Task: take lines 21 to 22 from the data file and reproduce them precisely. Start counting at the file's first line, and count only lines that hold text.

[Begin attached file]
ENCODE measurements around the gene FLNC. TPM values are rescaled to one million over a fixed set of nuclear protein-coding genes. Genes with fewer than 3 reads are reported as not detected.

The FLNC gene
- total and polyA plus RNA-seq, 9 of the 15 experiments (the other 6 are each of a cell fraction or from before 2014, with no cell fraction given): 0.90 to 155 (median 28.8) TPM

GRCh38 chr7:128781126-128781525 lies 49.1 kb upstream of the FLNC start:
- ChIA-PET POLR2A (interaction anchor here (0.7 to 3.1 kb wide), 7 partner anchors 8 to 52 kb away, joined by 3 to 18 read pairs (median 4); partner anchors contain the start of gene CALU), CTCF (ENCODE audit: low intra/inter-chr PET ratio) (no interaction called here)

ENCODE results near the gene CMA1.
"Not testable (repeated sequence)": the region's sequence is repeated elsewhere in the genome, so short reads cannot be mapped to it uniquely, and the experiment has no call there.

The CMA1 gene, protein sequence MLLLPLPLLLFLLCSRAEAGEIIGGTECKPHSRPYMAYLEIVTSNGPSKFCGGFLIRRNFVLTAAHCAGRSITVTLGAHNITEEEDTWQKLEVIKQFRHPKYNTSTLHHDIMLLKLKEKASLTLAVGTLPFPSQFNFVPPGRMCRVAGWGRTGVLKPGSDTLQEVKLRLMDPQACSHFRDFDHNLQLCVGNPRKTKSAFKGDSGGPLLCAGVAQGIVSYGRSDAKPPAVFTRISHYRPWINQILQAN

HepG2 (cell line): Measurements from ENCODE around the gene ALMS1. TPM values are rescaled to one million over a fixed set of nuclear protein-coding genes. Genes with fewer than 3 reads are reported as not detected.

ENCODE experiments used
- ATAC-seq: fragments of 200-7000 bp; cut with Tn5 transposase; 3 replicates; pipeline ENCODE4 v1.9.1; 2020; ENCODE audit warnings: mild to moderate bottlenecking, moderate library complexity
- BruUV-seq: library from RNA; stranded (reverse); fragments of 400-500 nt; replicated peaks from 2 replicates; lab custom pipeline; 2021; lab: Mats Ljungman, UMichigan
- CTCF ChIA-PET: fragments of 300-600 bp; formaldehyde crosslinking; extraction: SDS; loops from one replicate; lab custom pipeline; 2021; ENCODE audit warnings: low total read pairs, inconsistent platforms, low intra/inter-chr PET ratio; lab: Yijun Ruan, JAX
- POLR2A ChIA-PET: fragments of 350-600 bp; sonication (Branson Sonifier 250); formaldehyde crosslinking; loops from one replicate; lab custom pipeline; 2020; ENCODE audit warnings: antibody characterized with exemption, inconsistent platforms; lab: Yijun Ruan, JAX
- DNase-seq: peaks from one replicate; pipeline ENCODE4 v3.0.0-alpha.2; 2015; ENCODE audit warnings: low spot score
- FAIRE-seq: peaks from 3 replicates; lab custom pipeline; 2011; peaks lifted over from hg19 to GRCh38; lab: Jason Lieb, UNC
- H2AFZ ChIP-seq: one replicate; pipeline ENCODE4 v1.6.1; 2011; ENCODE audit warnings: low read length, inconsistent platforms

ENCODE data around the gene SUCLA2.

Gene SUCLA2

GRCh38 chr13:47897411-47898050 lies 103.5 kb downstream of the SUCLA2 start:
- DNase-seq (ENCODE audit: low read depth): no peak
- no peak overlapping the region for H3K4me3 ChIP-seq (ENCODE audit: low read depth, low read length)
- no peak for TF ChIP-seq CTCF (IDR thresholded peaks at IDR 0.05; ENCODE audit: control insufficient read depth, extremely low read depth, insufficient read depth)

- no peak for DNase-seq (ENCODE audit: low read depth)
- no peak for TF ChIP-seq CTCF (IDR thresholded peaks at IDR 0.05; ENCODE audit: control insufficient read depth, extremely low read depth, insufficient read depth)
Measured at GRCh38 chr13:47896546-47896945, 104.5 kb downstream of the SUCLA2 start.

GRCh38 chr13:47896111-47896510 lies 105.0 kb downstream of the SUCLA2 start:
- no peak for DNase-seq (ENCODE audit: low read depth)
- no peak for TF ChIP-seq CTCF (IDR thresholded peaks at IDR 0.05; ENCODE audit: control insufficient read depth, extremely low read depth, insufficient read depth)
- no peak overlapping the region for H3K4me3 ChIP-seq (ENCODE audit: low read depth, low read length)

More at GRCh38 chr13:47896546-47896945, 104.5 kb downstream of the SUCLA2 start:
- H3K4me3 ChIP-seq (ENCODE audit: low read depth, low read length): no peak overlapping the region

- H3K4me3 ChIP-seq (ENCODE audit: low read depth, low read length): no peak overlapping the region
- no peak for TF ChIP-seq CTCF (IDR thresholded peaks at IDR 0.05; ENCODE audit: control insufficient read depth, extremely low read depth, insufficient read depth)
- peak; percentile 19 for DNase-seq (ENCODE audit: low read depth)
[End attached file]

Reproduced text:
- DNase-seq (ENCODE audit: low read depth): no peak
- no peak overlapping the region for H3K4me3 ChIP-seq (ENCODE audit: low read depth, low read length)